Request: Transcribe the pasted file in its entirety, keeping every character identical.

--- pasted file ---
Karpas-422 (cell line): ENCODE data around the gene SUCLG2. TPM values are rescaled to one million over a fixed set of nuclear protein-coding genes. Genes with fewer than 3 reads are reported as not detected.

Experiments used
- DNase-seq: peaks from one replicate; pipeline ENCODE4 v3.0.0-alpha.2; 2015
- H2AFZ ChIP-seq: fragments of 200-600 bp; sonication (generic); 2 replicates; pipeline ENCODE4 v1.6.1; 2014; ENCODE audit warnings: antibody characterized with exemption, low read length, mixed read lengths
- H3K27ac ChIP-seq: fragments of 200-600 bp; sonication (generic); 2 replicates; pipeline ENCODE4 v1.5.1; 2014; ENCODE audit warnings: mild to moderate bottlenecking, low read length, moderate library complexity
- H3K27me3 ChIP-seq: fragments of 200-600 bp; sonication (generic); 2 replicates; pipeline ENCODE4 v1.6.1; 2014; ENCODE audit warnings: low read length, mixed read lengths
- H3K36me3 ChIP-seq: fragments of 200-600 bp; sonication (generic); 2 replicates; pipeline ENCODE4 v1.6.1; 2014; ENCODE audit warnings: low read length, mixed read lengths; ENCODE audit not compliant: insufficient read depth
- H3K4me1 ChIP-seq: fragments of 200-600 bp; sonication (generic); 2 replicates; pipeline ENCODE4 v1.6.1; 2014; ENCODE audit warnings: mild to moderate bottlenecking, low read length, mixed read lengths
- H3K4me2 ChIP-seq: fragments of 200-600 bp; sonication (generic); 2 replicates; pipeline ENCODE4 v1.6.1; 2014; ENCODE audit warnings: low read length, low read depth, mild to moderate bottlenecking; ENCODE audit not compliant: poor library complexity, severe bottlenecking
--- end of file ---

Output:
Karpas-422 (cell line): ENCODE data around the gene SUCLG2. TPM values are rescaled to one million over a fixed set of nuclear protein-coding genes. Genes with fewer than 3 reads are reported as not detected.

Experiments used
- DNase-seq: peaks from one replicate; pipeline ENCODE4 v3.0.0-alpha.2; 2015
- H2AFZ ChIP-seq: fragments of 200-600 bp; sonication (generic); 2 replicates; pipeline ENCODE4 v1.6.1; 2014; ENCODE audit warnings: antibody characterized with exemption, low read length, mixed read lengths
- H3K27ac ChIP-seq: fragments of 200-600 bp; sonication (generic); 2 replicates; pipeline ENCODE4 v1.5.1; 2014; ENCODE audit warnings: mild to moderate bottlenecking, low read length, moderate library complexity
- H3K27me3 ChIP-seq: fragments of 200-600 bp; sonication (generic); 2 replicates; pipeline ENCODE4 v1.6.1; 2014; ENCODE audit warnings: low read length, mixed read lengths
- H3K36me3 ChIP-seq: fragments of 200-600 bp; sonication (generic); 2 replicates; pipeline ENCODE4 v1.6.1; 2014; ENCODE audit warnings: low read length, mixed read lengths; ENCODE audit not compliant: insufficient read depth
- H3K4me1 ChIP-seq: fragments of 200-600 bp; sonication (generic); 2 replicates; pipeline ENCODE4 v1.6.1; 2014; ENCODE audit warnings: mild to moderate bottlenecking, low read length, mixed read lengths
- H3K4me2 ChIP-seq: fragments of 200-600 bp; sonication (generic); 2 replicates; pipeline ENCODE4 v1.6.1; 2014; ENCODE audit warnings: low read length, low read depth, mild to moderate bottlenecking; ENCODE audit not compliant: poor library complexity, severe bottlenecking